I'm experiencing the same issue with aging SW applications as what we're discussing with aging HW printers. On my 10 year old home computer, (still used for photos and email by the family) suddenly last month MS-Outlook-2003 no longer can send email, due to a network configuration upgrade by AT&T (our service provider).
Even when the computer, the OS, the Apps, the even the printer are holding up just fine, obsolescence creeps in as the world upgrades all around us. Thanks, AT&T. (Grrrrr!)
I'm driving a Konica Minolta laser printer again. I had bought one a number of years ago and used it until the rollers wore out, which was easy between two home businesses and two kids in school. I decided I didn't need anything that industrial now that the kids moved out and bought a Samsung color laser. The print quality was terrible, and after a year the drum wore out on the Samsung. I'm back to the huge Konica Minolta again, but it's nice to have a machine you can rely upon. Yes, the OEM cartridges are expensive, but reliability and quality are worth paying for, otherwise you get monkeys.
Maybe NOT selling the ink cartridges at a premium price point, AND NOT recognizing the coming ubiquitousness of digital photography IS the reason that KODAK went from a FORTUNE 10 company to a OTC company overnight!
I'm constantly amazed at their downfall. HOW could a company that almost single-handedly created the digital camera phenomenon by virtue of all their research & patents in digital sensor capture technology, fall so far from that pinnacle? Is there something about the word mismanagement that I don't understand?
When the printhead of my Epson all-in-one failed, I thought oh well, at least I can use it as a scanner. WRONG! The $(?/@-!<# thing won't even scan unless it's loaded with functional and non-empty ink cartridges! Some years back they settled a class-action lawsuit over cartridges that reported they were empty when they weren't. IMO Epson is the worst of a bad bunch. Too bad Kodak went bust: their inkjets had much cheaper ink.
I have read in a trde journal just a few years back that the intention with consumer electronics products is for them to be obsolete in six months and then for them to fail in less than a year. I believe that this is indeed a large part of the business plan for many organizations. It goes right along with younger people being trained to have a very short attention span.
Unfortunately way to many folks now are completely willing to accept really poor quality and short product life as "just the way things are." Even worse, I don't see any way to change that.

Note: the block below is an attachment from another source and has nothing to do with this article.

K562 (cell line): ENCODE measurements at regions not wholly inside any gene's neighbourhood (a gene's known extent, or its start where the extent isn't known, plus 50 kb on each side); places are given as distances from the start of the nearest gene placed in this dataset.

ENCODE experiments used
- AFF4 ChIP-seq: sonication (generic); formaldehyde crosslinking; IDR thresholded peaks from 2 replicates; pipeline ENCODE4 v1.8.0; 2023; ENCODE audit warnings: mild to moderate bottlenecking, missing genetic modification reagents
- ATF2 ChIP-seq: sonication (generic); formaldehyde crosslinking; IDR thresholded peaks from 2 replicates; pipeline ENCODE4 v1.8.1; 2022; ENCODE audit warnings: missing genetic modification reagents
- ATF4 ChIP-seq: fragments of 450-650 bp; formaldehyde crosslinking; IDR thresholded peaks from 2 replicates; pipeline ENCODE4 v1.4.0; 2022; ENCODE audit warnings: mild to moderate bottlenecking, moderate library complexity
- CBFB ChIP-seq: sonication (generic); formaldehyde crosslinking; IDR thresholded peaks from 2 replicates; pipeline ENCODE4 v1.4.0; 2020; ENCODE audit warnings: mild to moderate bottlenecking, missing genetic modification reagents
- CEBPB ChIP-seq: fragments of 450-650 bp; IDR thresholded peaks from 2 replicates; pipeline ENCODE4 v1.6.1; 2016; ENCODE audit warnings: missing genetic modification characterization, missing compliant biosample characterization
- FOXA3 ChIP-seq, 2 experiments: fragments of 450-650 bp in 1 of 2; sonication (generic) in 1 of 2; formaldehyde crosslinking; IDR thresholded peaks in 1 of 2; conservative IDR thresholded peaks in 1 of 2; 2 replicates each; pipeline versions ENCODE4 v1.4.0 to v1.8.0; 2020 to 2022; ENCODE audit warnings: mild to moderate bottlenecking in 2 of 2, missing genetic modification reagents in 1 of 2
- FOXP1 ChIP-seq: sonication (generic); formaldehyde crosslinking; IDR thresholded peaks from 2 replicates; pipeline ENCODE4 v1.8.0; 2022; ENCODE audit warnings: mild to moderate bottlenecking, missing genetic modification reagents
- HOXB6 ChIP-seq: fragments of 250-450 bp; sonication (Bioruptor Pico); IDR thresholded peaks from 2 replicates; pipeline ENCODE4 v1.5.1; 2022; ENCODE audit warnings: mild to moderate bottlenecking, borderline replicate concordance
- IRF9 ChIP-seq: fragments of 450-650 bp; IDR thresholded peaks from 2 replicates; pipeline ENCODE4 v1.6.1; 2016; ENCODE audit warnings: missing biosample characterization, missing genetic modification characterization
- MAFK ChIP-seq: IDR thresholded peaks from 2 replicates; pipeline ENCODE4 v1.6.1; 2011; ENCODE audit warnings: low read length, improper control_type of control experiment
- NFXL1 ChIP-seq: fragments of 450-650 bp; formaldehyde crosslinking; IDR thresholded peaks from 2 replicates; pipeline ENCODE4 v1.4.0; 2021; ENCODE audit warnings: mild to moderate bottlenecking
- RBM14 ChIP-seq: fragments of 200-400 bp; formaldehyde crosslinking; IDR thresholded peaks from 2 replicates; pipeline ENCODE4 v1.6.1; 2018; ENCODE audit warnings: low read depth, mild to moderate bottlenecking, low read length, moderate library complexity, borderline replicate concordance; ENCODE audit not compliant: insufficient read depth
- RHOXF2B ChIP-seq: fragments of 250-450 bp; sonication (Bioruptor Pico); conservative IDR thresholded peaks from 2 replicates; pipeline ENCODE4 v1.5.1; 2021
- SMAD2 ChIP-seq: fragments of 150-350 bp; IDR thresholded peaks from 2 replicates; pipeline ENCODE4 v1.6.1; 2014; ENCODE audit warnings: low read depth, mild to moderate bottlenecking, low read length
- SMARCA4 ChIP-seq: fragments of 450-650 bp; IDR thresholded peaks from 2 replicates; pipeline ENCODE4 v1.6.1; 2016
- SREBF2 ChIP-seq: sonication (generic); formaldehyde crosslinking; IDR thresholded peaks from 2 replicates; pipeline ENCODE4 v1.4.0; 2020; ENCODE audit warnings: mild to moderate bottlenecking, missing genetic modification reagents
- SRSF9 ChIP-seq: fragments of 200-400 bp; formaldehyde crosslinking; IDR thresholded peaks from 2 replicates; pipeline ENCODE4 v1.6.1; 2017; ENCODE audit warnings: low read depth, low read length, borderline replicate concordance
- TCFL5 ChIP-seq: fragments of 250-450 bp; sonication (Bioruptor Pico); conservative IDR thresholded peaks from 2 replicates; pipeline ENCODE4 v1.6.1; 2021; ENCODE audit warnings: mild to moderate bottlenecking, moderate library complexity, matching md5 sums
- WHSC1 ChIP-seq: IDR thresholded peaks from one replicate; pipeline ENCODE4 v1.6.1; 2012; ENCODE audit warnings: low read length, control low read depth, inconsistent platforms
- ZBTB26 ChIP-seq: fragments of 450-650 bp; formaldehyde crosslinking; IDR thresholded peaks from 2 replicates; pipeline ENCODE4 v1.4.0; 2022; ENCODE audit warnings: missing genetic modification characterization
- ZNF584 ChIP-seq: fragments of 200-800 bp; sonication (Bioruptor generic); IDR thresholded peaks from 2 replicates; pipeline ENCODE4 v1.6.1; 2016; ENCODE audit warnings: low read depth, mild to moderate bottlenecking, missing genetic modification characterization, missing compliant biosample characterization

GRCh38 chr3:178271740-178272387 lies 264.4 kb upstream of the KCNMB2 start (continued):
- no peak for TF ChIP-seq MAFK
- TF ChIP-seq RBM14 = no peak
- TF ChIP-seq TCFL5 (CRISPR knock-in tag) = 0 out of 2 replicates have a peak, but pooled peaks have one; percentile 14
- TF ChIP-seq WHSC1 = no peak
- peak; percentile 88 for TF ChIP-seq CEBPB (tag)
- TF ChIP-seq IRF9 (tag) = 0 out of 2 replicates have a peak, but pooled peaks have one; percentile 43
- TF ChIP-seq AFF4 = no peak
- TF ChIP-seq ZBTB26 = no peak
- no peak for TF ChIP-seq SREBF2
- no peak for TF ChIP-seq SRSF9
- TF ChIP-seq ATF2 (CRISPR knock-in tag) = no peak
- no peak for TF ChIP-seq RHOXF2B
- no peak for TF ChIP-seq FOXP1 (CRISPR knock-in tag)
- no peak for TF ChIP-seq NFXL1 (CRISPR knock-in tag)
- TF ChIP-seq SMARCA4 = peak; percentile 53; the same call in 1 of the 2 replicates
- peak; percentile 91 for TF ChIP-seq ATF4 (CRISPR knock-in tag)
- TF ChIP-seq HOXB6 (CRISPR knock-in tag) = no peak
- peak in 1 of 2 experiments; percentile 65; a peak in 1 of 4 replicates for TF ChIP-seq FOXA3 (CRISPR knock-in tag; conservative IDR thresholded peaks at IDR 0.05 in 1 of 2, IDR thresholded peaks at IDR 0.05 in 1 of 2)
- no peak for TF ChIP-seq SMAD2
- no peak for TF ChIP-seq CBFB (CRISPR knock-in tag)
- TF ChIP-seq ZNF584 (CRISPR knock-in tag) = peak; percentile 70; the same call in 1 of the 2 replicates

When my monochrome HP5L laser finally gave up the ghost, I bought an HP CP2025 color laser, being told it was most economical. My first agravation was going back to HP 4 times until the warranty expired and it still won't print on both sides without jamming.
But the real killer is the toner cartridge costs. When I got it they were $180 each and it took 4 of them after the demo cartridges that came with it ran out quickly. The $100 third party cartridges I tried dribbled toner specs all over the page. But worst of all, either version ran out in no time. Then I realized that when the printer was left on, it cleaned itself every five minutes using up about 15 pages worth of all the toners. Ouch!
I investigated the family of a Brother model that showed the lowest per page cost in Consumer Reports. I ended up with a reasonably priced black & white Brother MFC-8480DN Laser which included a legal sized scanner, self feeding copy function and good old fashioned FAX function. While the Brother cartridge sells for about $100 it does 20,000 pages or about 4 of those big paper boxes. A $25 toner cartridge from Amazon works as well. Toner cost is now a tiny fraction of the cheapest copier paper cost. On top of that, it hasn't jammed yet, printing on both sides. It doesn't waste toner cleaning itself either. Most of your normal computer stores do not sell this "office" model. They prefer to make their money on toner for the consumer models. Don't be misled by the salesmen - they like their toner cash cows. Before buying, fully investigate the per page toner costs.